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Jack Kelly: The chaos in Kosovo

How many victories such as this can Americans stand?

Sunday, February 06, 2000

In a Christmas letter to family and friends, a senior executive of the police academy the United States is running for the United Nations in Kosovo said:

 
  Jack Kelly is national affairs writer for the Post-Gazette and The Blade of Toledo, Ohio. His e-mail address is jkelly@post-gazette.com. 
 

"This place is one big lawless s-hole. The Mafia is taking over and the police are losing control of the population to the TMK/UCK. The U.N. police are about as effective as a fire in hell. . . . The Americans want to do something but are always rejected because some tree hugging bleeding heart thinks we're too oppressive in our law enforcement tactics. We want to do a good job, but politics and other things won't let this happen. This place will turn out like Haiti and Bosnia."

This executive, who will not be named here in order to protect him from the wrath of the Clinton administration, described in his letter the criminal activities of the TMK/UCK, the Albanian guerrillas on whose behalf we intervened in Kosovo.

He went on to say: "Sometimes I think we backed the wrong side. We should have just let Slobo take these idiots out . . . We now help the Albanian Kosovars with their ethnic cleansing of the Serbs. Sometimes I wonder what the hell we are doing."

The police executive is not alone.

"We came here thinking we would help the Albanians, but it's been more of defending the Serbs," Col. Stephen Hicks of the 82nd Airborne told a Washington Post reporter.

Serbs in Kosovo need more help than they've been getting, according to a 300-page report on human rights abuses in Kosovo since NATO troops entered the province. The report, issued in December, was prepared by the Organization for Security and Cooperation in Europe.

"Human rights violations . . . include executions, abductions, torture, cruel, inhuman and degrading treatment, arbitrary arrests and attempts to restrict freedom of expression," the OSCE report said. "House burnings, blockades restricting freedom of movement, discriminatory treatment in schools, hospitals, humanitarian aid distribution and other public services based on ethnic background, and forced evictions from housing recall some of the worst practices of Kosovo's recent past."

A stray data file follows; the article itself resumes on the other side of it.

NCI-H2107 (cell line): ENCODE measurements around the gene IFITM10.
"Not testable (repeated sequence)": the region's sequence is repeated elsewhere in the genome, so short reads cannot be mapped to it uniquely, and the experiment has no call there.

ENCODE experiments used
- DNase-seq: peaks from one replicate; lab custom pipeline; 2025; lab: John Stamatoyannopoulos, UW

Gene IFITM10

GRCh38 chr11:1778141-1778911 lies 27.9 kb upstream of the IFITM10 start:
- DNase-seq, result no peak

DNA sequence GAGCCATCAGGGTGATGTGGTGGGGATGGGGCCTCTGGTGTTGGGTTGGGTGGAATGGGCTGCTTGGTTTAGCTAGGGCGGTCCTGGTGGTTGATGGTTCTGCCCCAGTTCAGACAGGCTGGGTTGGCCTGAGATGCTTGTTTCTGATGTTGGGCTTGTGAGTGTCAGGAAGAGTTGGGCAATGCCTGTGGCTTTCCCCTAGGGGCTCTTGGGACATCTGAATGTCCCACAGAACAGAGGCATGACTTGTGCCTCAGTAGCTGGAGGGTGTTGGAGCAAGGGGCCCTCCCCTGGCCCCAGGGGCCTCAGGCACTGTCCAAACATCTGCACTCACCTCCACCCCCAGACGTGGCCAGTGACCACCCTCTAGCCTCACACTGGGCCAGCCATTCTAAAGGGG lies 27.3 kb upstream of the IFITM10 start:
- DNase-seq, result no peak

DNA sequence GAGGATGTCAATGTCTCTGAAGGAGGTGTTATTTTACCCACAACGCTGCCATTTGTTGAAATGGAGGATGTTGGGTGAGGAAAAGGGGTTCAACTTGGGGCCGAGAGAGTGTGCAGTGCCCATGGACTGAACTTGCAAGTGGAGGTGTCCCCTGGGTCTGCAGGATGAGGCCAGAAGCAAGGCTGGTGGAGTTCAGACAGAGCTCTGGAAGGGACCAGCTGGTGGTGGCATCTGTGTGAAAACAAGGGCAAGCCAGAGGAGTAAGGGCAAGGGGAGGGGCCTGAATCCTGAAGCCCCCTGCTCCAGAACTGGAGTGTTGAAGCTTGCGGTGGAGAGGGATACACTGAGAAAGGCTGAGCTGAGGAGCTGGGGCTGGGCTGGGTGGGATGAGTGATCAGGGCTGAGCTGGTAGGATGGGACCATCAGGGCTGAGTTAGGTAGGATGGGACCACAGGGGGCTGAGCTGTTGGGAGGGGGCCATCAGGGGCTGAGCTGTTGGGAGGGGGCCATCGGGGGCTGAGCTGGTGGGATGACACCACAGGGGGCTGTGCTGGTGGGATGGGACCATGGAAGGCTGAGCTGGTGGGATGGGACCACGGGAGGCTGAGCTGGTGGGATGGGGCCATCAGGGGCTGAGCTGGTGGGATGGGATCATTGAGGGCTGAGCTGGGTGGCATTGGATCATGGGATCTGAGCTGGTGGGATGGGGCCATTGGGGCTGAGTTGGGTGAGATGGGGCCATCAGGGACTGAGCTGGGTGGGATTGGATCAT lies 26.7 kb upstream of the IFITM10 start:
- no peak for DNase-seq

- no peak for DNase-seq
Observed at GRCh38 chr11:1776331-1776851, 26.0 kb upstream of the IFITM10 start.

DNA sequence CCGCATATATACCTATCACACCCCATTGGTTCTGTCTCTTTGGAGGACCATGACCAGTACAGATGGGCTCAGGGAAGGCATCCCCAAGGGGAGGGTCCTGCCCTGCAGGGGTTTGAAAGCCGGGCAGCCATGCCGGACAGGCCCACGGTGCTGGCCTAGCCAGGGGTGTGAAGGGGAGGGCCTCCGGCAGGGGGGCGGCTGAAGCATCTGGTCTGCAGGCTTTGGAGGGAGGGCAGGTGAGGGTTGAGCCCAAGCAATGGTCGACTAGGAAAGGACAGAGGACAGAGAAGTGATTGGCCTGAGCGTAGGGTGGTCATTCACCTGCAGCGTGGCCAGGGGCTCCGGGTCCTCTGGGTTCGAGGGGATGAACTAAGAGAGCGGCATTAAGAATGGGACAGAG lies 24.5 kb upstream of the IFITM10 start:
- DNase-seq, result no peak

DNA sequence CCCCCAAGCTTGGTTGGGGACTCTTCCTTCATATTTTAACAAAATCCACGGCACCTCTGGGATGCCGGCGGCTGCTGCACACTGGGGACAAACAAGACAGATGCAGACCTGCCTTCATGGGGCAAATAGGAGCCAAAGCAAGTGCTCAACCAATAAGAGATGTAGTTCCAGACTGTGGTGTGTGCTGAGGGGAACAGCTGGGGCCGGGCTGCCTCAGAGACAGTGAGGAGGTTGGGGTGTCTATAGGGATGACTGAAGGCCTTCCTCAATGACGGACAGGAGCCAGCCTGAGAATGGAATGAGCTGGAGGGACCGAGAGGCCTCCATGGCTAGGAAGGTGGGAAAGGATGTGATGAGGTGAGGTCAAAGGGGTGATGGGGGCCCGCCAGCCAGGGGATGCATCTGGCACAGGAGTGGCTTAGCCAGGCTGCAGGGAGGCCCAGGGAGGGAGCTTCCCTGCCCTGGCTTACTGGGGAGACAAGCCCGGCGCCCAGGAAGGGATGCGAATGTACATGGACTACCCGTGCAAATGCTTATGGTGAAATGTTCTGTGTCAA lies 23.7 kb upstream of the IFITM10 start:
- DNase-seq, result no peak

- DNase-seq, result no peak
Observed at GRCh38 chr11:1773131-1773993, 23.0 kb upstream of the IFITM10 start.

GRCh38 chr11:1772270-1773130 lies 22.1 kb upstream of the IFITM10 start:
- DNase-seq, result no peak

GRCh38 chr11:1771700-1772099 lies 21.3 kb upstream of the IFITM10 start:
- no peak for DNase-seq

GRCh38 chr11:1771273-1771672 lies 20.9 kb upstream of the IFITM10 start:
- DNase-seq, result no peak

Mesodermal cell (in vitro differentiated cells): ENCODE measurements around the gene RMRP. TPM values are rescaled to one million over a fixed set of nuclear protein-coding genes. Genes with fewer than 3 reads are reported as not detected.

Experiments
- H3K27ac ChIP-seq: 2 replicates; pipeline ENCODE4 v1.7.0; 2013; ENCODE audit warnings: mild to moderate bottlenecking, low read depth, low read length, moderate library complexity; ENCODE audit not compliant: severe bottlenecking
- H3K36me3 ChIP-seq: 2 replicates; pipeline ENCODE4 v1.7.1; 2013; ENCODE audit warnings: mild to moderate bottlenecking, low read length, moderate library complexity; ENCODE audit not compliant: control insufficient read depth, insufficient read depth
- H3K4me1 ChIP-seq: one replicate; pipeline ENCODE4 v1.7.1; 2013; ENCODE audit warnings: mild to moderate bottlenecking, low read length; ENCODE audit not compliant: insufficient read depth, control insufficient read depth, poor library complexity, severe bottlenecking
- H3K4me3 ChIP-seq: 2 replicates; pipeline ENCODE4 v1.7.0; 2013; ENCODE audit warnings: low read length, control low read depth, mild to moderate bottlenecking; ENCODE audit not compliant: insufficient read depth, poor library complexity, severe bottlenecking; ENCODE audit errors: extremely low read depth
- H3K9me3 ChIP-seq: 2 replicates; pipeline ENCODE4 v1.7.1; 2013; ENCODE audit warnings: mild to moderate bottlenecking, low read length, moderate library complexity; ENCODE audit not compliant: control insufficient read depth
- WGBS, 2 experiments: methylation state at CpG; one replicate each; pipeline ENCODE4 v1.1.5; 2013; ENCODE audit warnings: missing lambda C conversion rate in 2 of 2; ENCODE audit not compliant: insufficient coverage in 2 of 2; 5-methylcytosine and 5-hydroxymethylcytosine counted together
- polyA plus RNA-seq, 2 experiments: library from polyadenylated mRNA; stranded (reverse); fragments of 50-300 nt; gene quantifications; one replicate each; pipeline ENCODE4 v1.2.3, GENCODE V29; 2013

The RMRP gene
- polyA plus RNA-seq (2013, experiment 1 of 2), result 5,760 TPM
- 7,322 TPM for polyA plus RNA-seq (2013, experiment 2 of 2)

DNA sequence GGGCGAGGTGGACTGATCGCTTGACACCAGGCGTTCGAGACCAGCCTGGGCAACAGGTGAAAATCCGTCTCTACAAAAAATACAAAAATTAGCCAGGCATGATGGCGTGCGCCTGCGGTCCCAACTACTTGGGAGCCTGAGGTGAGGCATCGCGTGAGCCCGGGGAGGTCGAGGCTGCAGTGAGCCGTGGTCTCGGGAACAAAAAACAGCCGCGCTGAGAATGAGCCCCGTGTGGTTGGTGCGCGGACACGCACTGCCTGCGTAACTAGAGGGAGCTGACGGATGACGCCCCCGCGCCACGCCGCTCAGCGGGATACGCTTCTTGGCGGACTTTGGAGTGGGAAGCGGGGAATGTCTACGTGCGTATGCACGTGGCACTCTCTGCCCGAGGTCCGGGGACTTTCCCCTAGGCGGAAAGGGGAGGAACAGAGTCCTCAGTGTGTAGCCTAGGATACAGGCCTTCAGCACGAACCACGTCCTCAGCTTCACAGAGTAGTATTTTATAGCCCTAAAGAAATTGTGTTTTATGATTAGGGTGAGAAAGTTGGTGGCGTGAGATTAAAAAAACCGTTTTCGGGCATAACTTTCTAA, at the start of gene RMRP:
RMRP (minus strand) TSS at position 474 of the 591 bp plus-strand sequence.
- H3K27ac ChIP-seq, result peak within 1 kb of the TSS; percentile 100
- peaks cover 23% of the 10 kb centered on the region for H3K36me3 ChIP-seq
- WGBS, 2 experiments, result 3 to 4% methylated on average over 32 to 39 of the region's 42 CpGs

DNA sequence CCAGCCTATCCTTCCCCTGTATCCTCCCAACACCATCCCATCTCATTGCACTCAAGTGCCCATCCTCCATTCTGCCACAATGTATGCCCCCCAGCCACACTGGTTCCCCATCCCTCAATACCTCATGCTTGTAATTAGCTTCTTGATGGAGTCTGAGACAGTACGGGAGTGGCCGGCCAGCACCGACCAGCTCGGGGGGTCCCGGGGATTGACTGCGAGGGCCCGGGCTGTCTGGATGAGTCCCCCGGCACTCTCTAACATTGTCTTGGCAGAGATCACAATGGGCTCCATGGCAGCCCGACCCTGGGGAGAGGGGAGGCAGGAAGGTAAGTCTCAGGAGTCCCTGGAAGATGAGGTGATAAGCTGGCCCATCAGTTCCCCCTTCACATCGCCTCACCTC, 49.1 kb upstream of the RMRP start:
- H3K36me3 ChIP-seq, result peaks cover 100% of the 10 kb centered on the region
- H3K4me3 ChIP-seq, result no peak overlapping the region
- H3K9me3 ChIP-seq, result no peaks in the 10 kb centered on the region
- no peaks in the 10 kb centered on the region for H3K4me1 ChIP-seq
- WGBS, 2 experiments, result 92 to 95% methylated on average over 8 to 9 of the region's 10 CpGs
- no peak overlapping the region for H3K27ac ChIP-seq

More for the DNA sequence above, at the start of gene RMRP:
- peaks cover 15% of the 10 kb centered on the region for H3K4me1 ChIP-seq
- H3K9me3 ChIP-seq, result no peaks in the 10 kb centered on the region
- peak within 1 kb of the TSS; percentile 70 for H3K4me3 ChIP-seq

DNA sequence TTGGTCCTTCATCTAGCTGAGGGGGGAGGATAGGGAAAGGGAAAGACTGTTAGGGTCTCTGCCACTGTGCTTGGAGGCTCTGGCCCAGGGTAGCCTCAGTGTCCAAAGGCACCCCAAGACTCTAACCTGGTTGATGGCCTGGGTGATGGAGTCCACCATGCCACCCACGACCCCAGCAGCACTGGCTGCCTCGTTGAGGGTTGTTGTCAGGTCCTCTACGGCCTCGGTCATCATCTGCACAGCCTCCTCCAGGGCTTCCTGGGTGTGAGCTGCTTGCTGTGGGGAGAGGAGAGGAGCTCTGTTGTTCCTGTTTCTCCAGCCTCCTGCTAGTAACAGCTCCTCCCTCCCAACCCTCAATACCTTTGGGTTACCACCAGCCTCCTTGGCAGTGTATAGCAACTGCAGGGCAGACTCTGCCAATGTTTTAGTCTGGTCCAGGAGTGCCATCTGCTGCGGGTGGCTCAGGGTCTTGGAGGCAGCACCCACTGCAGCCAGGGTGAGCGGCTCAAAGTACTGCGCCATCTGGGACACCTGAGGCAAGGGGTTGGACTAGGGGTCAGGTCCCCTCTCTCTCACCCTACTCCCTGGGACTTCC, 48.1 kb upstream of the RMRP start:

A reporter for the Chicago Tribune watched a Serb woman, with tears streaming down her face, complain to a patrol of 1st Infantry Division soldiers that Albanians had driven her from her home.

"I didn't do anything to hurt them," she said. Her family was leaving Kosovo, she said, because "no one wants to die." Nearly a quarter of a million Serbs have left Kosovo since we came to make peace.

James Bissett, who was Canada's ambassador to Yugoslavia from 1990 to 1992, thinks the Kosovo war was a tragic blunder.

"The bombing . . . can be seen as an unmitigated failure with far-reaching implications for world peace," Bissett wrote in the Toronto Globe & Mail.

"All the evidence shows that there were approximately 2,000 casualties in Kosovo up to the time of the NATO bombing," Bissett said. "By contrast, the number of Yugoslavian civilians killed by the NATO bombing is reckoned to be well above 2,000."

OSCE observers "have publicly stated that in the weeks leading up to the bombing they witnessed no murders, no deportations and nothing that could be described as systematic persecution," Bissett said.

One of the observers, a former Czech foreign minister, testified that NATO was fully aware bombing would force the Serbs to expel Kosovar Albanians as a military tactic, Bissett said.

"Yet our political leaders continue to tell us the bombing was designed to prevent - not cause - ethnic cleansing," he said.

No sovereign state could accept the conditions of the infamous Rambouillet Accords, Bissett said. Serb refusal to sign the document was the pretext for NATO bombing.

"NATO's illegal action has fractured the framework of world security that has existed since the end of the Second World War," Bissett said. "It has destabilized the Balkans and alienated the other great nuclear powers. . . . By forsaking diplomacy and resorting to force, NATO has reduced the democratic countries of the West to the level of the dictatorships it was created to oppose."

President Clinton continues to describe Kosovo as a "great victory." How many more such "victories" can this nation afford?



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